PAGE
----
But House Majority Leader Mike Moyle, R-Star, said that the insurance exchange is a unique entity and is not subject to the same rules and procedures as conventional state government agencies.
“This is exactly what I was concerned about,” he told Idaho Reporter.com Wednesday. “I think they found a little loophole by saying that this involves a personnel matter and by doing that we don't get the information of what happened. I’d like to know what happened so it doesn’t happen again, but because the exchange is a corporate body politic (the technical term for a quasi-governmental entity), they can make up their own rules.”
In March, Moyle had debated against the legislation that created the exchange, noting that the exchange board members would be “unelected and unaccountable.”
Sen. John Tippets, R-Montpelier, told IdahoReporter.com that he wants to know more about the situation. “Admittedly, what happened with the Chan contract was surprising,” he commented, “but I’d like to hear their (the board of directors) side of the story. I think the investigation was an appropriate step to take.”
Sen. Marv Hagedorn, R-Meridian, is more critical in his assessment of the board’s conduct, but also acknowledges that personnel issues with government employees are typically off limits for public disclosure.
“I'd like to find a better word than disgusting to describe the Chan contract,” Hagedorn stated. “I was very disappointed about it. But I think one of the things we have fallen victim to is trying to get too much done in too short a period of time. I suspect the exchange was so focused on becoming operational that it didn’t get personnel procedures in place quickly enough. When investigations like this come up, the results usually cannot be made public.”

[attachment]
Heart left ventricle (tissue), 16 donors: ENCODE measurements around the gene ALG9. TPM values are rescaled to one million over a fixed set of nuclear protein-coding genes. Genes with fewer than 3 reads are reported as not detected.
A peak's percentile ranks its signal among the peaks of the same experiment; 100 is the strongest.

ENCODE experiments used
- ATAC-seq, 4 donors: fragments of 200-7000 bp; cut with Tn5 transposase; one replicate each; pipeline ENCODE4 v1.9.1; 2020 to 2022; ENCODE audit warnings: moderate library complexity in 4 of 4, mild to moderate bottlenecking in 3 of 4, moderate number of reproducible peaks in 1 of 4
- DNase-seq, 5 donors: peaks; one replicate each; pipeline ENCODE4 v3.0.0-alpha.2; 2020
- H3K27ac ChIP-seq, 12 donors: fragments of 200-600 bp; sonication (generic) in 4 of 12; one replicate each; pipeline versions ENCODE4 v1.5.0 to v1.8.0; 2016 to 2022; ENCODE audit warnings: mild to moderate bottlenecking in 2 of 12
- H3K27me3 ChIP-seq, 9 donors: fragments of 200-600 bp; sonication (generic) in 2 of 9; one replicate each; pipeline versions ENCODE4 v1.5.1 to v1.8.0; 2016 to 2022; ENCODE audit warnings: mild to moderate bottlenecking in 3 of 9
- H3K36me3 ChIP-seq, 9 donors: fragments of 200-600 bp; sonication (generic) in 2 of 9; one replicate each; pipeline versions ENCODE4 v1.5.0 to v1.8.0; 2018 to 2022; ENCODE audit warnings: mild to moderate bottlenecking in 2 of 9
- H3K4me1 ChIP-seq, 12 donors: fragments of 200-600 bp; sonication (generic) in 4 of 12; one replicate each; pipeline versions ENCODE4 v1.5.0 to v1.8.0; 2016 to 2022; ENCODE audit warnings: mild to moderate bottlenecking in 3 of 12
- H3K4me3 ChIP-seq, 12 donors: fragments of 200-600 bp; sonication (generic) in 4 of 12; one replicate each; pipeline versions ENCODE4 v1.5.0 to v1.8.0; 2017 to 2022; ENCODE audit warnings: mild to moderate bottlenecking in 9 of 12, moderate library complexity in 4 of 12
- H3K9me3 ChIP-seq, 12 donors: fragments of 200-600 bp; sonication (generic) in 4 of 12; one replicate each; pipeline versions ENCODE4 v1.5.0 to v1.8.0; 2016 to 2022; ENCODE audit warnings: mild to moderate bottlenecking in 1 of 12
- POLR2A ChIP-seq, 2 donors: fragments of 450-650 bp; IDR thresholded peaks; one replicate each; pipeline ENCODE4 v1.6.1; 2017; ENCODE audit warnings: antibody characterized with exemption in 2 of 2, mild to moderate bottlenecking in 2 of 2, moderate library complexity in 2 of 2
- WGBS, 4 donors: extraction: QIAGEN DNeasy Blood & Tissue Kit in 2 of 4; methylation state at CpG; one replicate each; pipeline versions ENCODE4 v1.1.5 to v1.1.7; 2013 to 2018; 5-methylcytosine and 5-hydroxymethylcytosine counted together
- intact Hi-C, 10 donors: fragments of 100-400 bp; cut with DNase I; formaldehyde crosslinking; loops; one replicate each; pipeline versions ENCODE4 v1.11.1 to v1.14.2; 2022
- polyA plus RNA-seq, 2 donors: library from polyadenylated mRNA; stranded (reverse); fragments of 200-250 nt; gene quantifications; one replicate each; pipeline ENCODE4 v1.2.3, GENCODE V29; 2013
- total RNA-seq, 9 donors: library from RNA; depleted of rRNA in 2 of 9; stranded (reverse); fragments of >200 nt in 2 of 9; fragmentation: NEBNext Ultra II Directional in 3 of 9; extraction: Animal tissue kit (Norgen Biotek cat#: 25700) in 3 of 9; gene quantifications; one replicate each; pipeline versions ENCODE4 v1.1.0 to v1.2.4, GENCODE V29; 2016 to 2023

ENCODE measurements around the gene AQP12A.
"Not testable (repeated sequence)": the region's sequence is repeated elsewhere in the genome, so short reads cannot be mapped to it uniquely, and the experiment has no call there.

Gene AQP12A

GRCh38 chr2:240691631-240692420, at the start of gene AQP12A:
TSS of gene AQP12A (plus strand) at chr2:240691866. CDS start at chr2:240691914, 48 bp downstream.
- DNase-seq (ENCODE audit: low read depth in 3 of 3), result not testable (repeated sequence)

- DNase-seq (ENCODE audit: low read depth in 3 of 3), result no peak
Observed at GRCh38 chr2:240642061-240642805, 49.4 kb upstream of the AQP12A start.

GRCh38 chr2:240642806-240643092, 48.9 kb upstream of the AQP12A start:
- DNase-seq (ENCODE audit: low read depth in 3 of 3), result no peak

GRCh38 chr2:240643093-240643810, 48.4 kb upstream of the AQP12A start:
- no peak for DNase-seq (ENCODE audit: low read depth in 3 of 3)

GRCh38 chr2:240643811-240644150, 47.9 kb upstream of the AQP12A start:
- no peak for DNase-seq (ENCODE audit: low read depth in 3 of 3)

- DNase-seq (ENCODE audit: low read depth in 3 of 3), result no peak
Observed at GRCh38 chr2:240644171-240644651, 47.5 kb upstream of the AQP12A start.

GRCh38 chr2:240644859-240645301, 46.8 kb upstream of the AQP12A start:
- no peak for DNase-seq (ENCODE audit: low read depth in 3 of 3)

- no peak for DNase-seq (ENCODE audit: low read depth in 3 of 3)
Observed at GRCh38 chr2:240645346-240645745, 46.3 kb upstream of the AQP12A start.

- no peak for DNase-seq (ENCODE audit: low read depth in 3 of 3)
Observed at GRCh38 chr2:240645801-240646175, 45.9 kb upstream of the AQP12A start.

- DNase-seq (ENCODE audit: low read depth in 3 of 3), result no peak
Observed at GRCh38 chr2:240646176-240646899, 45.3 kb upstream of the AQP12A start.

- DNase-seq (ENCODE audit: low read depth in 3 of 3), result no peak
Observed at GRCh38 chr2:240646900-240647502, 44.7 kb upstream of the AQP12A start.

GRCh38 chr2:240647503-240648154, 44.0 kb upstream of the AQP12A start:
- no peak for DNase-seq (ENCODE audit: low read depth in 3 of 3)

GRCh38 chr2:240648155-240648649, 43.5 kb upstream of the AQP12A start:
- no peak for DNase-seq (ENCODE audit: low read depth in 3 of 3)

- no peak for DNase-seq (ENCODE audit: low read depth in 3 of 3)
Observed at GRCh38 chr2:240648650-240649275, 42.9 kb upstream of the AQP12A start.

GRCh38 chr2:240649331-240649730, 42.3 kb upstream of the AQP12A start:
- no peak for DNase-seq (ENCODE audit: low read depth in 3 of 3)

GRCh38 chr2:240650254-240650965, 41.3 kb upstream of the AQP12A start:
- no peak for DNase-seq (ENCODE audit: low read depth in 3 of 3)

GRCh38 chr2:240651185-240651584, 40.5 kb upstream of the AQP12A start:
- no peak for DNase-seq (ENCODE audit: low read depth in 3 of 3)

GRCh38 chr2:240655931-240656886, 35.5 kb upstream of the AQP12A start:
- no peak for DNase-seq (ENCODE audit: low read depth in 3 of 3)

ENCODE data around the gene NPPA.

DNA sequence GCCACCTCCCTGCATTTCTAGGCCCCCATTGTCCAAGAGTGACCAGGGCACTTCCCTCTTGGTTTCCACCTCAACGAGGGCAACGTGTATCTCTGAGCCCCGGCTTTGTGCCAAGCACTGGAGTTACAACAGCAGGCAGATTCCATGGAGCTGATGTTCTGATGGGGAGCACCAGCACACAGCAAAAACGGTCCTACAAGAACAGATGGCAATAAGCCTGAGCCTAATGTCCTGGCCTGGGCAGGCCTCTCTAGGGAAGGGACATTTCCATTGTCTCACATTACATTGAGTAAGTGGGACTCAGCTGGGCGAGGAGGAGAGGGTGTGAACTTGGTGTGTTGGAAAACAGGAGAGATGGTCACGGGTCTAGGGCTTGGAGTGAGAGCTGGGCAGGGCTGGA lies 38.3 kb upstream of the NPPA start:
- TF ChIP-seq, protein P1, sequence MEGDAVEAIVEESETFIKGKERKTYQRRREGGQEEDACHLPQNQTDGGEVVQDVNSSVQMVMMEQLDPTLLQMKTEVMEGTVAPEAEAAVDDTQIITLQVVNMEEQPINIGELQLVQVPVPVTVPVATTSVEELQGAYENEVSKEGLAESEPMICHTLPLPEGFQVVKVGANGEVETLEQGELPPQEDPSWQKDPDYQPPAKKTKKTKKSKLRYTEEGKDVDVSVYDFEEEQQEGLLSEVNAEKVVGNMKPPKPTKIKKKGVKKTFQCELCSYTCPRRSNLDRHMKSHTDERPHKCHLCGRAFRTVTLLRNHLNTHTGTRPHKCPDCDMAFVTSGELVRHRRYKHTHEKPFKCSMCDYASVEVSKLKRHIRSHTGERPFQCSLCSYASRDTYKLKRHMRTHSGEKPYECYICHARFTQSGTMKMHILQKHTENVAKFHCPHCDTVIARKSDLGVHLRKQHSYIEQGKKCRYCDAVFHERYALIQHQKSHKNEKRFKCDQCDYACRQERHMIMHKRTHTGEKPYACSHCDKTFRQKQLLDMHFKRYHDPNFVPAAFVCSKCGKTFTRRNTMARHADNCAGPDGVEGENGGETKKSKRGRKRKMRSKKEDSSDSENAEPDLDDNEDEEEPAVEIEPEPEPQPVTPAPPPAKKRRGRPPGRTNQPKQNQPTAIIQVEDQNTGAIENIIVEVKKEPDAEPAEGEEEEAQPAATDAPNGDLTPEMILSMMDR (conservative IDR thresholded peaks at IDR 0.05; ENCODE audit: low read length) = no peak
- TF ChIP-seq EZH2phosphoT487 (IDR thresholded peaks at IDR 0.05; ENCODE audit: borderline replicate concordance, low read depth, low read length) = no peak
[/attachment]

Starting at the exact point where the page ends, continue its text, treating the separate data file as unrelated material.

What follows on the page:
Members of the Senate will be scrutinizing the insurance exchange during next year’s legislative session. According to remarks made by Idaho deputy attorney general Brian Kane on May 21, Otter was able to appoint board members to the exchange and have them begin serving immediately without Senate confirmation because the appointments were made after the 2013 legislation session had ended. Kane added, however, that he “presumed” that Senate confirmation for the board members would be necessary in 2014. Senate Pro Tem Brent Hill, R-Rexburg, noted at the time that “I suspect we will probably need to hold a vote on this next year.”
“If we are to have a confirmation hearing, then I will support a hearing,” Tippets told IdahoReporter.com when asked if he had any reservations about confirming the current board members. “Confirmation hearings give the members of the Senate the opportunity to asks questions of those who are being considered for confirmation. If I have concerns, I will ask questions in that process, but for now I will reserve judgment.”
Hagedorn, on the other hand, is more critical of the exchange board. “It is absolutely a concern, and I will have very pointed questions for the board members,” he said of confirmation hearings. “In my opinion, past behavior will be a very good indicator of future behavior, and that's what I try to focus on in confirmation hearings. Thus far we have seen huge red flags.”